February 14, 2022

InCountry Founder & CEO Peter Yared on InCountry

InCountry Founder & CEO Peter Yared on InCountry

To start 2022, InCountry Founder & CEO Peter Yared sat down with staff to discuss some company-related questions. Part II, to come in a few weeks, features industry-related questions.

– How did the idea of creating a data residency company come about?

PY: We came up with this idea even before GDPR. Marc and I started working on the company five years ago actually, and the basic thesis was every country would want to manage their citizens’ data. And in a lot of countries, it was the citizens demanding it; somebody sitting in Germany was like, “What is going on with my data if it’s sitting in the US?” 

So the basic thesis was, how’s the country going to manage their citizens’ data? Well the first step is, mandate that the data be in the country. And then, if it goes somewhere else, have rules on how it’s treated. And that’s what GDPR was—GDPR is actually data residency.

-Where is the company’s focus in 2022? 

PY: To intensify our relationships in China, Saudi Arabia, and other key markets, and then expand our offerings into payments and other sectors like IoT. 

-What role will China play in the company’s future?

PY: A huge role. It’s the second largest economy in the world, multinational companies want to operate there, and many do, and it’s critical that they comply with local laws there. If you’re in China, you have to operate under their rules and regulations if you want to access the market, and data is a critical part of that. We think it’s a huge opportunity and we have a key partnership with Alibaba Cloud, and we’re investing heavily in China. I think it’s a great market.

-What role will India play in the company’s future?

PY: It’s interesting, we have a lot of interest from India. It’s the third highest number of hits to our website and it’s one of the top markets where payments are regulated. We think it’s going to be a big market for us in 2022 with our Payment Vault.

-Is there any reason India hasn’t taken off yet the way China has?

PY: In India, primarily it’s payments that are regulated. So we introduced a Payment Vault, but it was only about three months ago, so we now have an offering that’s suitable to that market.

-How does the US lacking federal data regulations affect InCountry, if at all?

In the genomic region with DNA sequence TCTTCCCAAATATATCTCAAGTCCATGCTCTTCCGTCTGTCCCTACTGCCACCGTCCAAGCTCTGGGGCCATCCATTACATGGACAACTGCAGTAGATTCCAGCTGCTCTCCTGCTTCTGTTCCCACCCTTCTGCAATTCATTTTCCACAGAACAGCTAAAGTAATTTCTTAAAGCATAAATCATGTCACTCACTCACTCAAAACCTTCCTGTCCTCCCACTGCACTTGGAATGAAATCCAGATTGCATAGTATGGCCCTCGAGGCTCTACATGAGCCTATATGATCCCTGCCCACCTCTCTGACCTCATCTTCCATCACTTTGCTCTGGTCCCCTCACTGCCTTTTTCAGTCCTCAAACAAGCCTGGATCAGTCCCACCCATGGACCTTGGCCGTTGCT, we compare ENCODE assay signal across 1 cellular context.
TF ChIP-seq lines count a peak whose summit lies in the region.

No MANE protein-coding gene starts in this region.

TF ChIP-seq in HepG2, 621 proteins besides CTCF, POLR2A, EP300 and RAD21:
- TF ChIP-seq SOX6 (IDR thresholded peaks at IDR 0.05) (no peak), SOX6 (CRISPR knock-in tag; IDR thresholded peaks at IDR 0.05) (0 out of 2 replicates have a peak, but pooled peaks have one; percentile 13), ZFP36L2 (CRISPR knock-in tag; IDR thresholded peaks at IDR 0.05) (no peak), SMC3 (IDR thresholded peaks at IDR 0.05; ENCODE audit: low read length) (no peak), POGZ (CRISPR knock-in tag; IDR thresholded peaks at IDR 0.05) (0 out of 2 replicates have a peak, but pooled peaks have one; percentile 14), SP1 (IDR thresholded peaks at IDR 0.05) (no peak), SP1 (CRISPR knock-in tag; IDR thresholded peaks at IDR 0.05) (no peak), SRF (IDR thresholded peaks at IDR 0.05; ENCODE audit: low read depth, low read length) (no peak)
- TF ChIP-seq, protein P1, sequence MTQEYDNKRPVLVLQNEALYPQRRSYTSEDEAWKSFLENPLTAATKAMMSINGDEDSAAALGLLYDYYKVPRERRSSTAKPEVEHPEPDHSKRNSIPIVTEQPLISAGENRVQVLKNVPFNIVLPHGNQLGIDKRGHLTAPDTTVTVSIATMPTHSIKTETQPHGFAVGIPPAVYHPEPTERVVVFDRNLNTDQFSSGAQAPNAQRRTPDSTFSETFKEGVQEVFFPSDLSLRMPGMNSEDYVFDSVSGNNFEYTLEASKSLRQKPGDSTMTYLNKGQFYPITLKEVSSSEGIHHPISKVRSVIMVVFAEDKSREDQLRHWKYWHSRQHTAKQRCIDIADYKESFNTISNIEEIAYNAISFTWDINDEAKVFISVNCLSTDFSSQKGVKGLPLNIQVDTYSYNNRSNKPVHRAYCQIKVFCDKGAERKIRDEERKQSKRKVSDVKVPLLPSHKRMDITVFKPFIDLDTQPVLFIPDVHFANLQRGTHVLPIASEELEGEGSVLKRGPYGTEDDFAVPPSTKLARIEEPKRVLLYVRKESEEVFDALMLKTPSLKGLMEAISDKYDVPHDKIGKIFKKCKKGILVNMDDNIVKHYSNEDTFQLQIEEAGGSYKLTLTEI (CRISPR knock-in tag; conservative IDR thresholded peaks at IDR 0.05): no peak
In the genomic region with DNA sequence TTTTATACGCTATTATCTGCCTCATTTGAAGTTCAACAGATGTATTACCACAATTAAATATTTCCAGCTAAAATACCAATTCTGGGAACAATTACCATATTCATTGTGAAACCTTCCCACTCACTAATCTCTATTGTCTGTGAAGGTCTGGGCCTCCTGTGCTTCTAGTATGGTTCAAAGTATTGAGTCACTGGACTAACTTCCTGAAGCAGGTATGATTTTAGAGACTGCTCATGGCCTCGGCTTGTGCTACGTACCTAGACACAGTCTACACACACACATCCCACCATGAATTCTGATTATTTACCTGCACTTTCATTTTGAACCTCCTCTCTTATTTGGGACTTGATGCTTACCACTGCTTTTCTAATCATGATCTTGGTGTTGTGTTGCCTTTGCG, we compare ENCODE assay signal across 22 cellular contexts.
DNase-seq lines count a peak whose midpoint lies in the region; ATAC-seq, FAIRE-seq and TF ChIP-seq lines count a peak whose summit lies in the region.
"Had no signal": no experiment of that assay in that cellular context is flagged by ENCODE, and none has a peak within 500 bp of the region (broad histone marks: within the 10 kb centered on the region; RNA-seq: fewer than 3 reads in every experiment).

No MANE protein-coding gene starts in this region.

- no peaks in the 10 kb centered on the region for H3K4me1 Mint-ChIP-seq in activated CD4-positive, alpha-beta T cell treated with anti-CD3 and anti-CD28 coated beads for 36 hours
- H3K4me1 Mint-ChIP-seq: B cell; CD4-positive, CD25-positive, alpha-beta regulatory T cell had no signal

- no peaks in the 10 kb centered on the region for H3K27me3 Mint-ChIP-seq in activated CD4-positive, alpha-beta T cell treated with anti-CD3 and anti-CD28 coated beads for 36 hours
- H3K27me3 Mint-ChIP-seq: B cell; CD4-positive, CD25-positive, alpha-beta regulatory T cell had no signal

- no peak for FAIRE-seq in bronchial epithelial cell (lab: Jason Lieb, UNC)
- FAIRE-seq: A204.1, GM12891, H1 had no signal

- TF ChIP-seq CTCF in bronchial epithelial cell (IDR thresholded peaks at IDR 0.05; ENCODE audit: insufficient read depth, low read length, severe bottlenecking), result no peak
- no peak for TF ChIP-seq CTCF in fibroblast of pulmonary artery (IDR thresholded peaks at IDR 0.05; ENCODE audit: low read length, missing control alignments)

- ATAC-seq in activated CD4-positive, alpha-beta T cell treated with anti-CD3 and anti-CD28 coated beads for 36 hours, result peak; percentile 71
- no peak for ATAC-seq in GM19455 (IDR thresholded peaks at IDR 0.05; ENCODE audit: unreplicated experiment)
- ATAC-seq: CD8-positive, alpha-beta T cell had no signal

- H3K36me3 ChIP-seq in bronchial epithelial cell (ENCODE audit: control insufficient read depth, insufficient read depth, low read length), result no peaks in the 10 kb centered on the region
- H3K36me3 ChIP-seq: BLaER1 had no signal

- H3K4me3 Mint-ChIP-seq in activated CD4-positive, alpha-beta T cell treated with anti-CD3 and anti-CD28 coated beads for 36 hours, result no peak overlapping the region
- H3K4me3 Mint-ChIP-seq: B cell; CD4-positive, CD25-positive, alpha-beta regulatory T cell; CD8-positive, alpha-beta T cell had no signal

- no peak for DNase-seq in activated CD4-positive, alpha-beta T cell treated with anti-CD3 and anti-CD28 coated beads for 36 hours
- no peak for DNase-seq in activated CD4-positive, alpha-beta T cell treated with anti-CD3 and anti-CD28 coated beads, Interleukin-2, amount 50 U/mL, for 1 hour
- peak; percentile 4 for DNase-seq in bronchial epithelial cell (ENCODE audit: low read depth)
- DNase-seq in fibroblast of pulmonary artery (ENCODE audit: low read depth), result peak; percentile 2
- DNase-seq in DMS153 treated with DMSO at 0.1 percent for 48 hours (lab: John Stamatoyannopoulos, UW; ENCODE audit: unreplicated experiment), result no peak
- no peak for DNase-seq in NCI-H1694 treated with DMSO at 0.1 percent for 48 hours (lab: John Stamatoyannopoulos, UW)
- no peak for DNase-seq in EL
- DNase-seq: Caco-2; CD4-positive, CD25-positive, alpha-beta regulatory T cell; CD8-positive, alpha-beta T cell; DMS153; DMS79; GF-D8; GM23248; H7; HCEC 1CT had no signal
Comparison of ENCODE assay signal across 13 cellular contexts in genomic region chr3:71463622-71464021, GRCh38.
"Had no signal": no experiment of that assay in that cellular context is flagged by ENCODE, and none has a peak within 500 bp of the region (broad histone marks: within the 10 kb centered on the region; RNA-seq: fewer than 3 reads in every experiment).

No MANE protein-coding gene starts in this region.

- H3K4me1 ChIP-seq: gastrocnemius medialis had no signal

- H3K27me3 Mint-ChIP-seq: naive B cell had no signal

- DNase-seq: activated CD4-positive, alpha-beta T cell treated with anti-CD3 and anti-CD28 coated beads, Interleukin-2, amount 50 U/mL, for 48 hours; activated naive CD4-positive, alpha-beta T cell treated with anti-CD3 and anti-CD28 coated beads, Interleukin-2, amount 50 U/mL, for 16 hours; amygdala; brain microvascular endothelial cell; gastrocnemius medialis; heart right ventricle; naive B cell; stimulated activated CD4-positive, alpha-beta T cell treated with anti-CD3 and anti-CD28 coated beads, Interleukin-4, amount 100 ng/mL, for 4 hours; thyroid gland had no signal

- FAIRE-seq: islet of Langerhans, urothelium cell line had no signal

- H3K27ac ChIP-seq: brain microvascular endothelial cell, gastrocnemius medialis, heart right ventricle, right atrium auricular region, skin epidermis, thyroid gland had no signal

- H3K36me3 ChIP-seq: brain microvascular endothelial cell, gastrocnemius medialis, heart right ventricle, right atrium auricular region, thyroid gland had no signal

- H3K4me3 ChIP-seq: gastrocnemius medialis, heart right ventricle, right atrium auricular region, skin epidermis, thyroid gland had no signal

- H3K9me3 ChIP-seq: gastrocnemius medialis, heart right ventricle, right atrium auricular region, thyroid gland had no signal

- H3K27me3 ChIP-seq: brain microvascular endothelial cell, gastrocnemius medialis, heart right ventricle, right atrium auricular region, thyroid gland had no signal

PY: It doesn’t affect us at all because most people don’t have problems operating in the United States, that are our customers. Multinational companies generally are in the US market already and operating here effectively.

-What is the single achievement InCountry has had that you’re most proud of?

PY: It’s the result of the achievement, which is that we have a lot of Fortune 100 companies storing basically the only copy of highly regulated sensitive data with us. That achievement I’m proud of mainly because you can only do that if all the teams work together: engineering, compliance, operations, and marketing. If every function of the company wasn’t functioning correctly, there’s no way you’re closing a Fortune 100 company.

We’re only a three-year-old company and if you look at our customer list, it’s very rare for a young company like us to be trusted and again, this falls into the single achievement I’m most proud of. We‘ve built something, and very quickly, that large companies trust with their data, and that’s very rare to do. 

– What can you recommend for companies that start thinking about data compliance? 

PY: It’s a funnel. The first thing you have to figure out is what data do I have to manage? And what data is regulated that I run in what systems? Most companies are running nearly fifty different SaaS systems, a bunch of internal apps, there are spreadsheets floating around, so the first step is, what’s out there that’s regulated?

There’s companies that can help you with that, like BigID. Then the next thing you have to do is say, “now I know I have regulated data, how do I treat it?” A big thing is you have to have a cookie consent, and you have to be able to handle document subject requests, and the right to be forgotten in certain markets—that’s all a matter for companies like OneTrust and places like that. 

Then the next step is data loss prevention. “Ok I know I have data, how do I prevent it from leaking or getting breached?” There’s companies like Privitar in that segment.

Then at the very bottom of the funnel is something so regulated, it’s a hot potato for me to handle myself—credit card information as an example of that. Most companies do not have the fields in their database anymore for that info because their cyberinsurance policy would go through the roof and they’d have to implement PCI DSS throughout the entire organization, or create a separate division with its own rules that’s separated from everybody else. 

That’s where we fit in. We fit into that hot potato data market. It’s so difficult to manage and regulate data in places like China, Indonesia, and Vietnam that companies have to go to somebody else and let them handle it. And generally, when companies come to us, they already know they need us.